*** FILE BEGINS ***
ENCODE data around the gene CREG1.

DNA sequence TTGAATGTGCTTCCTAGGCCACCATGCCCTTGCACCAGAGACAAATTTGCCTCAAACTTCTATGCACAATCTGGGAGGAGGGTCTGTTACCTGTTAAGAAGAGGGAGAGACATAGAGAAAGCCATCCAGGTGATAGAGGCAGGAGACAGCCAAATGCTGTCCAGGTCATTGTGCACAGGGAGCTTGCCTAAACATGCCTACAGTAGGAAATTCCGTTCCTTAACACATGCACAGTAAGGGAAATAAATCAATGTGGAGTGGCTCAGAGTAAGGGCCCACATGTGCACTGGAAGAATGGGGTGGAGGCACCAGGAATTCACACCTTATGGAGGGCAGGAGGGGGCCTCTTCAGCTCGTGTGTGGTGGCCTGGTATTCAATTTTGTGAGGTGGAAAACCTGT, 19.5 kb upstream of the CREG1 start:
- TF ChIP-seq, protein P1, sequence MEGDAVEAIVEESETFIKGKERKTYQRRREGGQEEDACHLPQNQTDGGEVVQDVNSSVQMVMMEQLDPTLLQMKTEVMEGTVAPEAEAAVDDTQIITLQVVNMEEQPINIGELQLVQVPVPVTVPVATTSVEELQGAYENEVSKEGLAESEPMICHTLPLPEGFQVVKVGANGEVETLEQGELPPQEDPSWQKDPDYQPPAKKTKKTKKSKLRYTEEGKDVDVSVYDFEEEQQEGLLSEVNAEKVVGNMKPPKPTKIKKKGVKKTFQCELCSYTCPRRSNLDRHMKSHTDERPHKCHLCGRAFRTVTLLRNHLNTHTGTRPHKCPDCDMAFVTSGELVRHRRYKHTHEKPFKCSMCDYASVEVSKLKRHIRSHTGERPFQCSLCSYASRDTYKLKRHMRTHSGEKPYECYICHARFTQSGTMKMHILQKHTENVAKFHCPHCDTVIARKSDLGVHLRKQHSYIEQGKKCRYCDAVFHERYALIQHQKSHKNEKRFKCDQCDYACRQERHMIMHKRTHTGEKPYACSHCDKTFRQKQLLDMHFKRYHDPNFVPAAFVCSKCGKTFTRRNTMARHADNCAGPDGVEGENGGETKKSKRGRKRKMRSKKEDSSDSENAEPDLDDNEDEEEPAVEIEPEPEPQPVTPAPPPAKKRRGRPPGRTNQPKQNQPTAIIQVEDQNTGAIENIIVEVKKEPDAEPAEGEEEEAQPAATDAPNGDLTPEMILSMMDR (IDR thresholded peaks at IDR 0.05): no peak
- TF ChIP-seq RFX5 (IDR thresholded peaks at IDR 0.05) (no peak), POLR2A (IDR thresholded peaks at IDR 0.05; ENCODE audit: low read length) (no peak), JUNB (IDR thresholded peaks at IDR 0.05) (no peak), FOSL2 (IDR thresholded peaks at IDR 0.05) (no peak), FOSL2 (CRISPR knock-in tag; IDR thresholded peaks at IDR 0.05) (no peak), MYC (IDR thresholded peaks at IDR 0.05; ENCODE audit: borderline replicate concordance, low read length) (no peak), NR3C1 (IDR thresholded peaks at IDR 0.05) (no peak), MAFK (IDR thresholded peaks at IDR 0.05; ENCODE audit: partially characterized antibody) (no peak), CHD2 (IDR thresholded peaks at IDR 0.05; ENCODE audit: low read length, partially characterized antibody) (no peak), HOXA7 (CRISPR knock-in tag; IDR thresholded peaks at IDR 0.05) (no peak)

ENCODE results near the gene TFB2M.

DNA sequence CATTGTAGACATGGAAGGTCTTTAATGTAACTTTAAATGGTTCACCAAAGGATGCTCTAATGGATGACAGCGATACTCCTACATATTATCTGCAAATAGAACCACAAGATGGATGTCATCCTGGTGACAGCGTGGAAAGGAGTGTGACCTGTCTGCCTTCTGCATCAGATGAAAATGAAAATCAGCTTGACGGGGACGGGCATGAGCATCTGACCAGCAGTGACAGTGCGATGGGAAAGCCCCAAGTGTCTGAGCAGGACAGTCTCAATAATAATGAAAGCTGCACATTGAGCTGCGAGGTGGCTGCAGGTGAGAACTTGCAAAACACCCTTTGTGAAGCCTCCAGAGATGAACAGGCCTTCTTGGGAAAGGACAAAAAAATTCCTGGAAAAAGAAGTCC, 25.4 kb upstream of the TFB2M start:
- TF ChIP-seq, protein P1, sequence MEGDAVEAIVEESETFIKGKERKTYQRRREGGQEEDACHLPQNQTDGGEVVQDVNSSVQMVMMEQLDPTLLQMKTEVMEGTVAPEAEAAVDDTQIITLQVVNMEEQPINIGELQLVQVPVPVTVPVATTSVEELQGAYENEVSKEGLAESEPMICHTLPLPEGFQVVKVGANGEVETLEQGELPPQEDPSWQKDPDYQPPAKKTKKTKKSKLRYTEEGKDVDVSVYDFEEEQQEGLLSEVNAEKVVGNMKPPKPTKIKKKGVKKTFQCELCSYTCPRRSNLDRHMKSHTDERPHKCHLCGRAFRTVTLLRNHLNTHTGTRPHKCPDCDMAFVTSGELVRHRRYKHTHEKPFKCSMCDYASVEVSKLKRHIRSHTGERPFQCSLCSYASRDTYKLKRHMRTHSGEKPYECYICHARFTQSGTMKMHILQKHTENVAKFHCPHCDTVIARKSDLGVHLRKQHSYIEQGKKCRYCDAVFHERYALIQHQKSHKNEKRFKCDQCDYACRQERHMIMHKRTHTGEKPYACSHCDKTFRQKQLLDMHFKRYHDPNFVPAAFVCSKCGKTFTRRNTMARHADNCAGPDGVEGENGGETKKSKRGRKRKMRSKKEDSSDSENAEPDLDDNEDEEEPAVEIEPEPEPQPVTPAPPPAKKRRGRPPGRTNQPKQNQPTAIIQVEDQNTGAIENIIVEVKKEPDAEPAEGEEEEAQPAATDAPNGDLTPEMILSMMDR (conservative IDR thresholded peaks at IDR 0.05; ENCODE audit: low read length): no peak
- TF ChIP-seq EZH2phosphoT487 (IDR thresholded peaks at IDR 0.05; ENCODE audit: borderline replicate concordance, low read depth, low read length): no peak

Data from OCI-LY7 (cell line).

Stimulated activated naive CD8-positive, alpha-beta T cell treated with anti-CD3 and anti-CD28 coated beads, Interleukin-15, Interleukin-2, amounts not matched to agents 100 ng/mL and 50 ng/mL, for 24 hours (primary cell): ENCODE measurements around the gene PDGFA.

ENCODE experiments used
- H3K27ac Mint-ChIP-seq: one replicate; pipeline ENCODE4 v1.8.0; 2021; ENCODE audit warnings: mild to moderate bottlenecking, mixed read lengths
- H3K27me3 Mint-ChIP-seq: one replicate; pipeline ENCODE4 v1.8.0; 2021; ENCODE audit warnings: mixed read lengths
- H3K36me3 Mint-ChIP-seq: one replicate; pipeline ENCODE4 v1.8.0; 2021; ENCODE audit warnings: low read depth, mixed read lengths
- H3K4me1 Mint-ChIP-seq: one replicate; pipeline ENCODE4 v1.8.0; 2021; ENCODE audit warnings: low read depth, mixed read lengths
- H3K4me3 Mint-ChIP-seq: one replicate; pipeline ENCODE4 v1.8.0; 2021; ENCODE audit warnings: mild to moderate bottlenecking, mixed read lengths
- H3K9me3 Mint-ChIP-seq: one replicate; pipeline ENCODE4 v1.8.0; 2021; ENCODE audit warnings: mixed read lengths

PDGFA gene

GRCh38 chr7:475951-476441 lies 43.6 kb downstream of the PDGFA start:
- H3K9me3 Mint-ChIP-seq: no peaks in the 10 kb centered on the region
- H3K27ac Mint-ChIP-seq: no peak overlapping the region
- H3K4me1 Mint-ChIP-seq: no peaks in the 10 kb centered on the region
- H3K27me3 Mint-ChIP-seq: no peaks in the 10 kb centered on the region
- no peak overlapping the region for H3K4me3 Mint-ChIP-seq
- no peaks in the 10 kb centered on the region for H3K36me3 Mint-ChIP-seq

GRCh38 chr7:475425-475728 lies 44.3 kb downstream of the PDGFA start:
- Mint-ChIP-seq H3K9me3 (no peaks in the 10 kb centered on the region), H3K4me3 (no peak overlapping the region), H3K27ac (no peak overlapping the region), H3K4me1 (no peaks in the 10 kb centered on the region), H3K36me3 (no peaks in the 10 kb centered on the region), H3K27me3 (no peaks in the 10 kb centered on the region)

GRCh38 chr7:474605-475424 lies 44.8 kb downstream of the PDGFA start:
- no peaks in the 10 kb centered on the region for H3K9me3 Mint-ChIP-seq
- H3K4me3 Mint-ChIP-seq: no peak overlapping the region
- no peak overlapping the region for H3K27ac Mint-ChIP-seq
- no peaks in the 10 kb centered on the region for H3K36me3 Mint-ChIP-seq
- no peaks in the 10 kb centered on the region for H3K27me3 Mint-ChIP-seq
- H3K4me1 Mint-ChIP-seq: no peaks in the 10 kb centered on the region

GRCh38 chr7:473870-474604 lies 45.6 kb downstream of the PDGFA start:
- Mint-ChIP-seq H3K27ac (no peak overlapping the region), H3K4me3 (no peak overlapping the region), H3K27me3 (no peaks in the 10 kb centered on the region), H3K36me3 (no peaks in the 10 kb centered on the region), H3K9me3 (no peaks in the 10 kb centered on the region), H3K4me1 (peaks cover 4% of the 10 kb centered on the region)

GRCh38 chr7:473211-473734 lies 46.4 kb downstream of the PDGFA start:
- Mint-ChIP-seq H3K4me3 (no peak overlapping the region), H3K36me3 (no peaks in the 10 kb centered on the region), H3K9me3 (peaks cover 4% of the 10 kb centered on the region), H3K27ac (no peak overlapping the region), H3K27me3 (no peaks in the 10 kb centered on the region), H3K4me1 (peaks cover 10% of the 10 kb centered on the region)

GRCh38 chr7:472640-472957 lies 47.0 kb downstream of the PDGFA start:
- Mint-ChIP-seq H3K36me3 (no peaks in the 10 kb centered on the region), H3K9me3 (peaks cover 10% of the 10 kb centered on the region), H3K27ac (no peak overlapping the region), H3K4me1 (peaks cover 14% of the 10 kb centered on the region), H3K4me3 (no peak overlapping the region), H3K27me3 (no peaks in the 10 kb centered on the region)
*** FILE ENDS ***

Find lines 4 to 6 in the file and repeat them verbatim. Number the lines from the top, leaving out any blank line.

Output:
- TF ChIP-seq RFX5 (IDR thresholded peaks at IDR 0.05) (no peak), POLR2A (IDR thresholded peaks at IDR 0.05; ENCODE audit: low read length) (no peak), JUNB (IDR thresholded peaks at IDR 0.05) (no peak), FOSL2 (IDR thresholded peaks at IDR 0.05) (no peak), FOSL2 (CRISPR knock-in tag; IDR thresholded peaks at IDR 0.05) (no peak), MYC (IDR thresholded peaks at IDR 0.05; ENCODE audit: borderline replicate concordance, low read length) (no peak), NR3C1 (IDR thresholded peaks at IDR 0.05) (no peak), MAFK (IDR thresholded peaks at IDR 0.05; ENCODE audit: partially characterized antibody) (no peak), CHD2 (IDR thresholded peaks at IDR 0.05; ENCODE audit: low read length, partially characterized antibody) (no peak), HOXA7 (CRISPR knock-in tag; IDR thresholded peaks at IDR 0.05) (no peak)

ENCODE results near the gene TFB2M.

DNA sequence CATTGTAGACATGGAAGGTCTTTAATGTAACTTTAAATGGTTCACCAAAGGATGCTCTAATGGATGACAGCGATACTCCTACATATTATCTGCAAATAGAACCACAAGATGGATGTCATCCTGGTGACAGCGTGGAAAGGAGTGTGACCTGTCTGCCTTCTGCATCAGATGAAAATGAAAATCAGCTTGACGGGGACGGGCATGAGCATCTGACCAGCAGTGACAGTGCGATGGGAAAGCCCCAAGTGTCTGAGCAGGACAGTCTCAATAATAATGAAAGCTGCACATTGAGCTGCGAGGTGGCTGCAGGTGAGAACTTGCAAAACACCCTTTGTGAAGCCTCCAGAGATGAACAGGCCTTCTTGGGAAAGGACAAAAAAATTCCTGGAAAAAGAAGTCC, 25.4 kb upstream of the TFB2M start: